|Oscar Fernandes, former union minister for labor addressing the national consultation on domestic workers in New Delhi on Dec. 1. (ucanews.com photo)|
Church organizations in New Delhi joined a national consultation to finalize a draft bill that aims to ensure domestic workers receive fair wages and other employment benefits.
Chetnalaya, the social service wing of the Delhi Archdiocese joined 28 trade unions, forums of domestic workers and other civil society organizations on Dec. 1 for a two-day roundtable to discuss and fine tune the Domestic Workers Welfare and Social Security Act 2016.
"We can't keep our eyes closed when our sisters are suffering, it is time we raised our voices and demanded our rights," said Nalini Nayak, convenor of an amalgam of organizations and trade unions that work for domestic workers.
The draft was presented to Bandaru Dattatreya, federal minister for labor and employment, with a request to present it in Parliament. Nayak said several members of Parliament have promised to support the bill.
Nayak told ucanews.com that the bill was the result of four years of consultations and lobbying as "we wanted something suitable and acceptable to all concerned." It is now "comprehensive and non-negotiable," she said.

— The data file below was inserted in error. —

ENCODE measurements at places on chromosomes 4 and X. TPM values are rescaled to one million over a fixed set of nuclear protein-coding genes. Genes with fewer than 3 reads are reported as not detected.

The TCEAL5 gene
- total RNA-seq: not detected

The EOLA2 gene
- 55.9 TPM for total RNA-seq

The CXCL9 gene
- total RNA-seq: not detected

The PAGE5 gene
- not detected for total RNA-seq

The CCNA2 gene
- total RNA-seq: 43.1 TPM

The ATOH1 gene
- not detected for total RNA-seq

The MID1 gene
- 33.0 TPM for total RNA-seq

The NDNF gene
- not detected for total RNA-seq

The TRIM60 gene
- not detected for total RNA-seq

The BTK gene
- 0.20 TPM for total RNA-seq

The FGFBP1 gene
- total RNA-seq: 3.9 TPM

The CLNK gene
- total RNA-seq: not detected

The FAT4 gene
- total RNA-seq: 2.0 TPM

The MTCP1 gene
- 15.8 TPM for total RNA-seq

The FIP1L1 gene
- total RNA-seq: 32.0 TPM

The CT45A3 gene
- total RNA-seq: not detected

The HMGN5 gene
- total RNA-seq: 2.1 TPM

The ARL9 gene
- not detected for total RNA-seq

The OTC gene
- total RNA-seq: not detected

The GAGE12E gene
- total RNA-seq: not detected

The draft bill seeks to regulate domestic worker employment by clarifying the duties of employers and service providers, working hours, holidays, benefits and wages.
In India, domestic workers are employed to clean, cook, babysit and do other odd jobs around the house. Most have not had the chance to be educated and come from remote villages lured by the promise of a lucrative job in the city. However, reports of exploitation are numerous.
Nayak said that India has some 35 million domestic workers and they are the largest indirect contributors to the country's economy. However, without a law to ensure their rights, these unskilled workers remain voiceless and unprotected.
India is a signatory to the landmark International Labour Organization Convention 189 on domestic workers, adopted in 2011.
However, the government has done nothing "to ensure the rights of domestic workers," said Anushika Thompson of Chetnalaya's domestic workers' forum. Organizations such as theirs have been campaigning for a law for more than six years, she added.
Bandaru Dattatreya, minister of labor, who attended a session of the workshop, said that the government is aware of the domestic worker issue and will take every step to address it.
Nayak said that, since most of the ministers have promised to support the bill, they hope it will be passed in the next session of Parliament in March 2017.
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